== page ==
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How to supply 5v at higher current?

Discussion in 'General Electronics Discussion' started by adamq, Feb 21, 2016.

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  1. adamq

    adamq

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    Dec 17, 2013
    Hey folks... I'm trying to find a solution to supply 5 volts at a minimum of 50 watts--more would be better. The caveat is that it must be no taller than 1.5 inches (goes inside a pre-existing enclosure).

    Suggestions welcome :)
     
  2. dorke

    dorke

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    What is the input to the P.S ?
     
  3. davenn

    davenn Moderator

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    and what is the load ?
    current drawn is determined by the load resistance


    5V x 12A = 60W
     
  4. adamq

    adamq

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    Dec 17, 2013
    Ultimately, the power is coming from the mains (120v). The expected load is around 30 watts (5v @ 6A). I'd like room to grow, though, as I may add more load in the future. This is why I am looking for a 50w solution.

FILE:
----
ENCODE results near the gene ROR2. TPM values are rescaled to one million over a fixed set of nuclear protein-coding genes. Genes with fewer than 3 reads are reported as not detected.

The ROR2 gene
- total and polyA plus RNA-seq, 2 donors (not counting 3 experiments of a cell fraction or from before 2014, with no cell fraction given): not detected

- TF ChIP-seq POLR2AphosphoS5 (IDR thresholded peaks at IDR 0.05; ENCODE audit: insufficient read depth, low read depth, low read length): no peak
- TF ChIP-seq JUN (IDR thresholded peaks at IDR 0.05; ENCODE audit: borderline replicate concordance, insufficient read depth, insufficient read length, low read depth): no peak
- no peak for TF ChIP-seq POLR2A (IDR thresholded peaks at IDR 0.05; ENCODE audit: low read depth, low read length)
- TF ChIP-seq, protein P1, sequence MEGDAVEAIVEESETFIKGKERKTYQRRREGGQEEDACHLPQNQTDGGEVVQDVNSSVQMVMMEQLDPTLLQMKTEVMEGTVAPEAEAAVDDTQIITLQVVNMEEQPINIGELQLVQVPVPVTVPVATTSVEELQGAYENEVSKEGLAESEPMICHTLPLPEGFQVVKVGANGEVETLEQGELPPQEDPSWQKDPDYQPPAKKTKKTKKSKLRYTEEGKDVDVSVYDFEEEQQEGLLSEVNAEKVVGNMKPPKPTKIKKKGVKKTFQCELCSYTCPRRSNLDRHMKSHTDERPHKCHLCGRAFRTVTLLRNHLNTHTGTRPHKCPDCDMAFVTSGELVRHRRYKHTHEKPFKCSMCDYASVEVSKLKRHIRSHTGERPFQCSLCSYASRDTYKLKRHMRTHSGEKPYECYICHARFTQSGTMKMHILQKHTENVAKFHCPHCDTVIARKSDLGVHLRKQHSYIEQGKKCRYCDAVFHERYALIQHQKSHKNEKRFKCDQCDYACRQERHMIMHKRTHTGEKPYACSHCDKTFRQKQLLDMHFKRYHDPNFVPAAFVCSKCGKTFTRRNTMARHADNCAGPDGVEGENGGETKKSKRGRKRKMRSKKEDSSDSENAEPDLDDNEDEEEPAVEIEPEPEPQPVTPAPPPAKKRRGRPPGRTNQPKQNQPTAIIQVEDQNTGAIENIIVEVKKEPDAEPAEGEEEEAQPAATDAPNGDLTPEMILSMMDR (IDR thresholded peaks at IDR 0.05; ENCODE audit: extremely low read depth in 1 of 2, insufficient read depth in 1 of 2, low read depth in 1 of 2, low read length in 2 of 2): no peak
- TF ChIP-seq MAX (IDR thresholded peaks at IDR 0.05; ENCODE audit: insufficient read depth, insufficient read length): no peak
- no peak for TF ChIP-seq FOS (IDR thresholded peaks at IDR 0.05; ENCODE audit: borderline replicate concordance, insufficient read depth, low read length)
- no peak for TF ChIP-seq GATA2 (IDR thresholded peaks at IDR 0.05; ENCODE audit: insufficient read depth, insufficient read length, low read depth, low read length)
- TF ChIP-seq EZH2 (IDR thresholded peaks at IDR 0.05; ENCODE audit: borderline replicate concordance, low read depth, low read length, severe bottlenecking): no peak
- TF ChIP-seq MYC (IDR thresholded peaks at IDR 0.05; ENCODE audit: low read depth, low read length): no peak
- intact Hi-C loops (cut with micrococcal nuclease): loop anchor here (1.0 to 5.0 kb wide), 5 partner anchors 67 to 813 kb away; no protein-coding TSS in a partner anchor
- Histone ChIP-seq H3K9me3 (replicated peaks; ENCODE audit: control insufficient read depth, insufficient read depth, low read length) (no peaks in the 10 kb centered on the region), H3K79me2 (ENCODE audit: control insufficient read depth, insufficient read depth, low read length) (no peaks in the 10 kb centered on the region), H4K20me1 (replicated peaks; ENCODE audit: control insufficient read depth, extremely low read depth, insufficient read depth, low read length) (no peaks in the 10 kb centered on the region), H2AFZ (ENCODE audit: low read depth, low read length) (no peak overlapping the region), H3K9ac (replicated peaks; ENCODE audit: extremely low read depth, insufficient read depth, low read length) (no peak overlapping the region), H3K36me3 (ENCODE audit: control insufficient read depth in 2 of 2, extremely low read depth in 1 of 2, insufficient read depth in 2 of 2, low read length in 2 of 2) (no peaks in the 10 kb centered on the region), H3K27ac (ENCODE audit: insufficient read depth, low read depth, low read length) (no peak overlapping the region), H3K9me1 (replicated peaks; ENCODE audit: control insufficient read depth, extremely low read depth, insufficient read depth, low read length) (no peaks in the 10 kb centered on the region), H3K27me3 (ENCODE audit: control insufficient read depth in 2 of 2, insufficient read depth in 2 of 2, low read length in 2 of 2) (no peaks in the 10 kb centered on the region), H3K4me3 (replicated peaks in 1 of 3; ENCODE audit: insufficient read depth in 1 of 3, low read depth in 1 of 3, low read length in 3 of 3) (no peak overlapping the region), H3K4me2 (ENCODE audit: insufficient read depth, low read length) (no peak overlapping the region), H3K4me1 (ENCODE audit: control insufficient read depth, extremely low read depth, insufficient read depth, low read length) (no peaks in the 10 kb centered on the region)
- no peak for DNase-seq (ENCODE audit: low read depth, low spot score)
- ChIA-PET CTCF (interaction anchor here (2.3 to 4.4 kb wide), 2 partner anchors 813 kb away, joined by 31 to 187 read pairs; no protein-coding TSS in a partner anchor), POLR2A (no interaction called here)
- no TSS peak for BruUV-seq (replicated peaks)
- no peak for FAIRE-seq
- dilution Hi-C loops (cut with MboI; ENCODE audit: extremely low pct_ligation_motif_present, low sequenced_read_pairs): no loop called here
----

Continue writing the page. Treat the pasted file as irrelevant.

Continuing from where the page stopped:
5. cjdelphi

    cjdelphi

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    Oct 26, 2011
    Secretive much?
     
  6. dorke

    dorke

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    You will probably need a Switch-mode Power supply.
    There are more details needed.
    1.What is the noise level allowed on the 5V.
    2.P.S regulation parameters (i.e. how stable is the 5v).
    3.How is the heat from the P.S be dissipated

    Will one of these do?

    Edit:
    They are about 30cm height,though that seller doesn't advertise it.
    Need to contact him about that.
     
    Last edited: Feb 21, 2016
  7. cjdelphi

    cjdelphi

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    The space constraint don't forget
     
  8. adamq

    adamq

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    Dec 17, 2013